As I mentioned in my last post, there’s a loophole inherent in how routers forward your packets around the Internet—specifically, routers are next-hop forwarding: your data is sent as a stream of packets to a router, and it looks at its routing table and decides where the packet should go next.
A route is just an entry in a table that says “packets for 192.168.250.1 should be sent to this IP address, which will send it to the right place for you.” On the last router before the host, the route says “192.168.22.8 is right here, so just send it to the MAC address associated with that IP straight away.”
So here’s the first half of the loophole: Each router decides for itself what the routing table looks like. There’s nothing saying that two different routers can’t *both* have totally different routes to a particular IP. Whichever route you take depends entirely on which router your packets go through on the way to the destination. This is inherent in how IP networks work.
Here’s the second half of the loophole: there’s nothing that says that an IP address has to be unique to a particular machine or network interface.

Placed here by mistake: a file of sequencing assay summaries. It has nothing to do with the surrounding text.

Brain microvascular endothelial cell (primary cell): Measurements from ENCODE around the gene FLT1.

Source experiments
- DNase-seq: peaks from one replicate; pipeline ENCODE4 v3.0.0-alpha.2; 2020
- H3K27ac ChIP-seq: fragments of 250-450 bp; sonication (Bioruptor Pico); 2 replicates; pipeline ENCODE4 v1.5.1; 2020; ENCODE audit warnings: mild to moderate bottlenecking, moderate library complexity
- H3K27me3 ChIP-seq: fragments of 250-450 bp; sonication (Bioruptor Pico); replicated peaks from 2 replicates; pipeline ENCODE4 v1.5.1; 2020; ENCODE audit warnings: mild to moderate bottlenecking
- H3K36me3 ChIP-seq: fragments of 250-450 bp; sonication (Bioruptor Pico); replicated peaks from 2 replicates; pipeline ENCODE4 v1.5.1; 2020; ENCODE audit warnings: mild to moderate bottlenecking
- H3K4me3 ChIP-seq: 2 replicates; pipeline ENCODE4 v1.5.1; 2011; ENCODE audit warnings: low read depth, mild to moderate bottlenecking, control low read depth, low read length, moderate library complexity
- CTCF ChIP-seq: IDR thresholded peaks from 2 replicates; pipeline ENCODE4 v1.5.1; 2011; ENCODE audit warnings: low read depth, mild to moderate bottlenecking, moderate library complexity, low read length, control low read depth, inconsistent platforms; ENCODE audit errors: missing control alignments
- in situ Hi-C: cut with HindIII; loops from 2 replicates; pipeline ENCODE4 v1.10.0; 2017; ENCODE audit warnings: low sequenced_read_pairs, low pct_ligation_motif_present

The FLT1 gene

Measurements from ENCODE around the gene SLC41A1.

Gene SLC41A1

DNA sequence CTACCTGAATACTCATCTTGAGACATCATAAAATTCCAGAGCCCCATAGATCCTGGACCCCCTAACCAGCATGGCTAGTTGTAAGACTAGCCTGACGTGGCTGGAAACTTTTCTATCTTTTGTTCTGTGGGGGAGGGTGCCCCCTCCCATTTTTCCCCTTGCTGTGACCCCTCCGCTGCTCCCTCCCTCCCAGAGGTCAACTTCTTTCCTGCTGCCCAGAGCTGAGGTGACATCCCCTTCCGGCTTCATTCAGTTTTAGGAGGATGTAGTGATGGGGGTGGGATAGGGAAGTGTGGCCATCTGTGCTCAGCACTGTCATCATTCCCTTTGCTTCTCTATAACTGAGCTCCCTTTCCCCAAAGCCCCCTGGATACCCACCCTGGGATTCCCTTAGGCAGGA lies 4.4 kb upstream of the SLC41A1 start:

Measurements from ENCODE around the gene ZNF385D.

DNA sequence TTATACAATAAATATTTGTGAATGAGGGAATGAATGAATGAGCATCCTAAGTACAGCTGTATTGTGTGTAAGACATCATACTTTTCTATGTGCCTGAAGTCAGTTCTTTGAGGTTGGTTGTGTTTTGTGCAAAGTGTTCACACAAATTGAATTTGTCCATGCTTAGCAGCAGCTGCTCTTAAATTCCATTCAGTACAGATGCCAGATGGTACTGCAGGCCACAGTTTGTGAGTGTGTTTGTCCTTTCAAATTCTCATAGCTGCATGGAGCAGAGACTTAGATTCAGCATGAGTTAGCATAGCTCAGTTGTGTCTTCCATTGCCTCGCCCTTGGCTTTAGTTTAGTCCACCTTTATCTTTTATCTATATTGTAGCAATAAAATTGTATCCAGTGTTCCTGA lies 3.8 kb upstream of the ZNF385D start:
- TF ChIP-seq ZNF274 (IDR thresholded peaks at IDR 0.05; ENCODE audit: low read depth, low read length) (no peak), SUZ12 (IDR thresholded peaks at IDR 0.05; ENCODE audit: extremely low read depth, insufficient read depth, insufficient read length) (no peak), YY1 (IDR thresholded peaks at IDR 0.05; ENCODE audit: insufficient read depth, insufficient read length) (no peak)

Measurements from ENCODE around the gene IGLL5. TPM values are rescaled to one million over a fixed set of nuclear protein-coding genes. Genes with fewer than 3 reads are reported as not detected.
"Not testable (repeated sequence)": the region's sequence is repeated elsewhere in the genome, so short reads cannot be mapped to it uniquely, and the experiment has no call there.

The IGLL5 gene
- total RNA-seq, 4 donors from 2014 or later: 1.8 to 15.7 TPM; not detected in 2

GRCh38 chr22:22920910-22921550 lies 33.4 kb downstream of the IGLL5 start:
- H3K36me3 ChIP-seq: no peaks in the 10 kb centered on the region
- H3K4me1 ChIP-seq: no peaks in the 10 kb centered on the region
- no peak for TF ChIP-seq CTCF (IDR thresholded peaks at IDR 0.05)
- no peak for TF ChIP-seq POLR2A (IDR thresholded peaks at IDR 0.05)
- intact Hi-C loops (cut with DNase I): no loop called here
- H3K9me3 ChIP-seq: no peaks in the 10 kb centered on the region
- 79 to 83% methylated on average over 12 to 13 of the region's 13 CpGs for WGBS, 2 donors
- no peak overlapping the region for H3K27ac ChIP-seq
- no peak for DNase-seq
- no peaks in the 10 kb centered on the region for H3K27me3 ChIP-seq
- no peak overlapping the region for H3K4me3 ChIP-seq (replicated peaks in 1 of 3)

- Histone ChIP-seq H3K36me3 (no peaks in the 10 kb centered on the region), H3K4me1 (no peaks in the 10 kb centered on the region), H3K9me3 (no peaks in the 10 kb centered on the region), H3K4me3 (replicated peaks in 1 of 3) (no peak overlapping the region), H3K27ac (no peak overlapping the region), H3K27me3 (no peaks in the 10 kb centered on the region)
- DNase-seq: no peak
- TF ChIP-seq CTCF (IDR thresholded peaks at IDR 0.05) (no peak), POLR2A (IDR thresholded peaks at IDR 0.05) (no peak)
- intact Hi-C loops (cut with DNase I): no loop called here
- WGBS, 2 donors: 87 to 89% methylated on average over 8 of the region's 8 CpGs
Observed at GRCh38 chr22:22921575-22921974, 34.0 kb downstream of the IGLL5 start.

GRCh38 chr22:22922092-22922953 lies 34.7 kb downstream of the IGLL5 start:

Put those two together, and you’ve got the basics of anycasting: two different servers, in two different cities, both own 192.168.250.1. The router each server is plugged into knows that IP is right there, and because routers need to know what the other router does in order to be useful, each router knows that there is *another* route to that same IP via the router in the other city.
The routers talk either talk to each other via an Interior Gateway Protocol (basically, they each say “these are all the routes I have”), or they’re statically configured to know about each other. You actually have to do this for anything to work.
And if your network is sane, any overlapping routes have a concept of metrics: that is, how much does it “cost” to go from here to there. The cost of a connected route is (by default) 1. The cost of anything else is going to be higher—because there’s the other side’s “1”, plus the cost of the link (in this case, the link between the two cities). So whichever router has a better metric is the one that will be used.
But all this is transparent. You’re still just talking to 192.168.250.1, but that IP is “owned” by lots of servers, and the routers decide which way to send the traffic (that is, they do their jobs :-)).
Now, it’s not quite that simple to implement this. You’ve got to have a sane network—one with a properly configured IGP—and you’ve got to have some way to “watch” the service.
More on that in the next installment: